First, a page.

Got a Warrant?: Breaking Bad and the Fourth Amendment
Ohio State Journal of Criminal Law, Forthcoming
28 Pages Posted: 5 Oct 2015 Last revised: 16 Dec 2015
Date Written: October 4, 2015
This Article explores the advantages of using pop culture to study and teach criminal procedure. It begins by setting forth the pedagogical challenges of teaching students how to apply the criminal procedural law they learn in the classroom to real-world events, before a factual record has been established in court. Appellate decisions — the primary text of legal education — do not teach students how to apply the law to new facts. Traditionally, professors use hypothetical fact patterns for this purpose. However, because hypotheticals typically set forth a clear statement of facts, students do not learn how to translate police-citizen encounters as they actually occur in the world to a verbal description of facts that can have legal significance. Instead, the professor has done that work for the students by providing the hypothetical. Moreover, casebooks march students through criminal procedure, one doctrine at a time. Accordingly, traditional classroom discussion does not necessarily teach students how to apply several doctrines to one fact pattern or to recognize how the resolution of one doctrinal issue can affect the analysis of others.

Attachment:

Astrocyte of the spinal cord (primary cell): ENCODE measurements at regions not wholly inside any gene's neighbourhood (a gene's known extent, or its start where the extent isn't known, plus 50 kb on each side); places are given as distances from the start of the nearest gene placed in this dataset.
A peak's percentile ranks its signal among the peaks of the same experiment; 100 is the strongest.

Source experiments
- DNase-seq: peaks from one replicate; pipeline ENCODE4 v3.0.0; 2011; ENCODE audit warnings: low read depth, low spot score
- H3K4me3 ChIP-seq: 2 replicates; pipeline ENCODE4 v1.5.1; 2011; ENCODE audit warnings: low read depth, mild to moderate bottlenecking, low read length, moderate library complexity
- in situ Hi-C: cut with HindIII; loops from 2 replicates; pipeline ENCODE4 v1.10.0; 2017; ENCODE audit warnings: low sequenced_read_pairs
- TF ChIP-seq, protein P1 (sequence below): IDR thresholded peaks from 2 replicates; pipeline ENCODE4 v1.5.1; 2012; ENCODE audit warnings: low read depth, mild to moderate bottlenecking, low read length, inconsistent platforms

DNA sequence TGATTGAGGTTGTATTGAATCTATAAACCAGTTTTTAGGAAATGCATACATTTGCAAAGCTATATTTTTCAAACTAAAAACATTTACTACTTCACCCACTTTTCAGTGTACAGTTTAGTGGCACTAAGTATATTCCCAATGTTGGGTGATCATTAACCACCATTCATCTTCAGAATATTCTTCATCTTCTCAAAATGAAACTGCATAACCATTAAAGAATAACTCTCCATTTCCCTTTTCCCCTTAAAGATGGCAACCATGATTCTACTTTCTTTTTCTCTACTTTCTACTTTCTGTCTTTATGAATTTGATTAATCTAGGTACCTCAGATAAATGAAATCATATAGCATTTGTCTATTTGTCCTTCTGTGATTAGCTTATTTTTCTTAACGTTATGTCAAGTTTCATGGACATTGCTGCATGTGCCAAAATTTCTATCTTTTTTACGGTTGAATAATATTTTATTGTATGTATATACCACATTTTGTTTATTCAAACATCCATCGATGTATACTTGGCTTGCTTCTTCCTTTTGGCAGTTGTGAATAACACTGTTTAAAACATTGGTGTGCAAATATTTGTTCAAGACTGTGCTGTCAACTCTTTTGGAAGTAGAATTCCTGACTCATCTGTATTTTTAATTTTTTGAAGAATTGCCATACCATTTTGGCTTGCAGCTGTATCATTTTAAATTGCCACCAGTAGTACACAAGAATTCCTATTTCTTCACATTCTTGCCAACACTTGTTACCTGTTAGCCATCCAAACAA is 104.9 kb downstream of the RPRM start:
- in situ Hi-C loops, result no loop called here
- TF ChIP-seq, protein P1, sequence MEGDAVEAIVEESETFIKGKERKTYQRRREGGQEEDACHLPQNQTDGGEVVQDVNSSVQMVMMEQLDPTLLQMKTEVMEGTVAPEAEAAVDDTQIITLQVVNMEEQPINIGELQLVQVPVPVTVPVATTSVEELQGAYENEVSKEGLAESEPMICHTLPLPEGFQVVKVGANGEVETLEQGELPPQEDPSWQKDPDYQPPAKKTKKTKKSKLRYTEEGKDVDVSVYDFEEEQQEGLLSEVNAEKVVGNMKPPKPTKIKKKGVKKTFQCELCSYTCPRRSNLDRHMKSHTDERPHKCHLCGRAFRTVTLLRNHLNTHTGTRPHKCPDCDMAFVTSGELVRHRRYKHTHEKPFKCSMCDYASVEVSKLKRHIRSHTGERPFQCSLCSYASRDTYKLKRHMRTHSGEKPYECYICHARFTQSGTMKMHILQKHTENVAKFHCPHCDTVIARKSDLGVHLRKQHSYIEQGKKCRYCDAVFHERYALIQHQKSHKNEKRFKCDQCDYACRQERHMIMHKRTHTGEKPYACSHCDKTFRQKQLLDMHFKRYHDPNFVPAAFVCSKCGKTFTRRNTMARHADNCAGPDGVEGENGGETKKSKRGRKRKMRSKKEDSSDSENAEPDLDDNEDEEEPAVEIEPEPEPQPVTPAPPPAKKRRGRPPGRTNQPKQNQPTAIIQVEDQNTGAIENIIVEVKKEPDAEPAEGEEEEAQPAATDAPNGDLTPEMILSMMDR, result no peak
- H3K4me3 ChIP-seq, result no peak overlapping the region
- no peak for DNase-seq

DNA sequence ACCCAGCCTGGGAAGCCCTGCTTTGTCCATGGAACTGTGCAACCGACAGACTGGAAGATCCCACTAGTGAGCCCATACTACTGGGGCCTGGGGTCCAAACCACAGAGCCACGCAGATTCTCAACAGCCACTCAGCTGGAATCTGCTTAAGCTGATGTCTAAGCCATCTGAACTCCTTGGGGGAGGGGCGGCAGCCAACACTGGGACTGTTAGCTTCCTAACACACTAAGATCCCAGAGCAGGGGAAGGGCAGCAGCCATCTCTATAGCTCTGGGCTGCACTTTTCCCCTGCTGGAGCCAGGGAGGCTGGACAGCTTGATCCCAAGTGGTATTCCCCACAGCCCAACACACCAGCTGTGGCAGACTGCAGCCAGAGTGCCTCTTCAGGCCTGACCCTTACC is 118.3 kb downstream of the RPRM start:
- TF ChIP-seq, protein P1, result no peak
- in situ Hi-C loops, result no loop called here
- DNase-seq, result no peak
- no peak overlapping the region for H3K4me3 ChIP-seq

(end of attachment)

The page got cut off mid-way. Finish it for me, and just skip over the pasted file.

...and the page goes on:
Incorporating pop culture in the classroom can help meet those challenges. After discussing the ways that videos of police-citizen encounters can supplement traditional classroom material, the Article provides a concrete example. If a picture is worth a thousand words, a six-minute scene from the acclaimed television show “Breaking Bad” may be worth millions, or at least the number of words necessary to provide an ideal fact pattern to recap the Fourth Amendment’s warrant requirement.
Keywords: Fourth Amendment, searches, seizures, criminal procedure, pop culture, television, Breaking Bad, pedagogy
JEL Classification: K14
Suggested Citation: Suggested Citation